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dc.contributor.advisorBialystok, Ellen B.
dc.contributor.authorCapani, Angela M.
dc.date.accessioned2019-11-22T18:48:52Z
dc.date.available2019-11-22T18:48:52Z
dc.date.issued2019-11-22
dc.identifier.urihttp://hdl.handle.net/10315/36735
dc.description.abstractPrevious research suggests that bilinguals act as experts when engaged in tasks requiring attentional control (Incera & McLennan, 2015). Experts across various domains are slower to initiate a response, but then produce a more efficient response. We used mouse-tracking to determine whether bilingual (n = 51) and monolingual (n = 51) young adults (M = 20.65) employed different strategies while engaged in two sets of memory tasks, the n-back and item/associative tasks. Language groups displayed similar performance on most tasks, however, bilinguals had longer initiation and reaction times than monolinguals on the associative task. When examined as a continuous factor, degree of bilingualism was positively correlated with initiation time. The results of the regression analysis support the conclusion that bilingualism impacts the strategies that participants display while completing memory tasks. In the future, tasks requiring more controlled processing should be utilized to allow for more robust differences to appear.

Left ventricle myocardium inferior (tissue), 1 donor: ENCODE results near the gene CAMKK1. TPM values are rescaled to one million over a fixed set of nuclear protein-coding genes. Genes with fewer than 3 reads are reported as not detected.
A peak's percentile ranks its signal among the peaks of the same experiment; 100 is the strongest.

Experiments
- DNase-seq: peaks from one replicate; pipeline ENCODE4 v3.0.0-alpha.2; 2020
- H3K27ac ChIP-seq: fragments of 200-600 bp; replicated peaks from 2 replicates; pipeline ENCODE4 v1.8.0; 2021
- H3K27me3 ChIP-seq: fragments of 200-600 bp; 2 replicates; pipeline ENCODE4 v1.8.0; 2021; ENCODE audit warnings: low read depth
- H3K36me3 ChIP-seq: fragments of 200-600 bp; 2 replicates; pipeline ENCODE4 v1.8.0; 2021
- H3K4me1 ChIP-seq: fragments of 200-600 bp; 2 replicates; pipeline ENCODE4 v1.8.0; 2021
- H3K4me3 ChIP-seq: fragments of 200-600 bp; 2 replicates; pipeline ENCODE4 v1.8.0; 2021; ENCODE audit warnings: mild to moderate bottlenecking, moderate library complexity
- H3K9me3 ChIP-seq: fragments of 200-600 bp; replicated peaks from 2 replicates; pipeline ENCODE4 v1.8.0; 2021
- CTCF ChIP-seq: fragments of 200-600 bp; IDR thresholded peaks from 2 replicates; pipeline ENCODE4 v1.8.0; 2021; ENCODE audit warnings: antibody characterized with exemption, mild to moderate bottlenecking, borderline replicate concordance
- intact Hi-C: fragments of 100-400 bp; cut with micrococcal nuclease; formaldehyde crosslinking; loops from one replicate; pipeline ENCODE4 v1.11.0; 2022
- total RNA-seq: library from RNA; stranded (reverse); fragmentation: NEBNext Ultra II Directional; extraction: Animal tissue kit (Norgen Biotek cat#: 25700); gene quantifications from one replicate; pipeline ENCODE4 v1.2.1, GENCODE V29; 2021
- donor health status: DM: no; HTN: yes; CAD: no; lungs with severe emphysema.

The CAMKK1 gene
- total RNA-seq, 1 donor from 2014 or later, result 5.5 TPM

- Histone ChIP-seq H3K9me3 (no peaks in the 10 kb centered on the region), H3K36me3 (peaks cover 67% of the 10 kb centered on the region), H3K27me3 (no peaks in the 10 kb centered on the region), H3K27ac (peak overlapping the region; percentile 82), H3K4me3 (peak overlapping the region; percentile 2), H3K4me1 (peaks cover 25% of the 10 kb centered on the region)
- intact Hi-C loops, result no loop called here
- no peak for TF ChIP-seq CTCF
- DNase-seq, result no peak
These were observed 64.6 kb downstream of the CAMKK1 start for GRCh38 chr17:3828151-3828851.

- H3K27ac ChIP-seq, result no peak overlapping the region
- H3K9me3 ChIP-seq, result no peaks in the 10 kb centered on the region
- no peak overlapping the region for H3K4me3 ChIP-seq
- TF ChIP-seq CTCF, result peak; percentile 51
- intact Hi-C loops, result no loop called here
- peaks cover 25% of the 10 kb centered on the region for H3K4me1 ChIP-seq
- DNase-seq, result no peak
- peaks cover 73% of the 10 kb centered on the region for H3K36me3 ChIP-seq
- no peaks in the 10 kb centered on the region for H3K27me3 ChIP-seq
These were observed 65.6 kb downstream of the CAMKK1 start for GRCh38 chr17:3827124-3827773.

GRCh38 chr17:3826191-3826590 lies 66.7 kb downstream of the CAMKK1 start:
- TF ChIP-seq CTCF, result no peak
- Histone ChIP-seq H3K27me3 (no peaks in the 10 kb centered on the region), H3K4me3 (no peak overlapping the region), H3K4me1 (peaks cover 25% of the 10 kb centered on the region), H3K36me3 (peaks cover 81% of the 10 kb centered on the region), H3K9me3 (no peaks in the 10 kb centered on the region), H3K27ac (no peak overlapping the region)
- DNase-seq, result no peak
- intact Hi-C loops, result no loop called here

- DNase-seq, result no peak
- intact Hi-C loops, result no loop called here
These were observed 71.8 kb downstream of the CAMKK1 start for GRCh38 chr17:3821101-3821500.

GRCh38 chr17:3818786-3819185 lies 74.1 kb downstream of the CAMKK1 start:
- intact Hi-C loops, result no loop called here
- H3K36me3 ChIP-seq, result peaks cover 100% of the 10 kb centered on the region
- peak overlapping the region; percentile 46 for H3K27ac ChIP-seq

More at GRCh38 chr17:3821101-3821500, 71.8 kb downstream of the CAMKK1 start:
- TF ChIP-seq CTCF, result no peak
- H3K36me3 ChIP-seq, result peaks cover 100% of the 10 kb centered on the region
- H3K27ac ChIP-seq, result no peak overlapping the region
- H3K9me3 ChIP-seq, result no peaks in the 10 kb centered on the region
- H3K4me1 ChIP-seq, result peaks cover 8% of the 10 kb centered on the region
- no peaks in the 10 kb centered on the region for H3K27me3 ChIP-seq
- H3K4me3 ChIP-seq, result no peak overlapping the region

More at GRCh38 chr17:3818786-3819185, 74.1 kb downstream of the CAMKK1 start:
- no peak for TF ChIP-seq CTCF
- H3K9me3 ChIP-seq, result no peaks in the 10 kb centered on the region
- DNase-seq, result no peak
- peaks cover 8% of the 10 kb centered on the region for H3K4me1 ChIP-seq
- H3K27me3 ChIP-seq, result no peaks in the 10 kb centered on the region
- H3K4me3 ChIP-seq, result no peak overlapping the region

dc.languageen
dc.rightsAuthor owns copyright, except where explicitly noted. Please contact the author directly with licensing requests.
dc.subjectCognitive psychology
dc.titleA Closer Look at the Effect of Bilingualism on Working Memory
dc.typeElectronic Thesis or Dissertation
dc.degree.disciplinePsychology(Functional Area: Developmental Science)
dc.degree.nameMA - Master of Arts
dc.degree.levelMaster's
dc.date.updated2019-11-22T18:48:52Z
dc.subject.keywordsBilingualism
dc.subject.keywordsWorking memory
dc.subject.keywordsMouse-tracking


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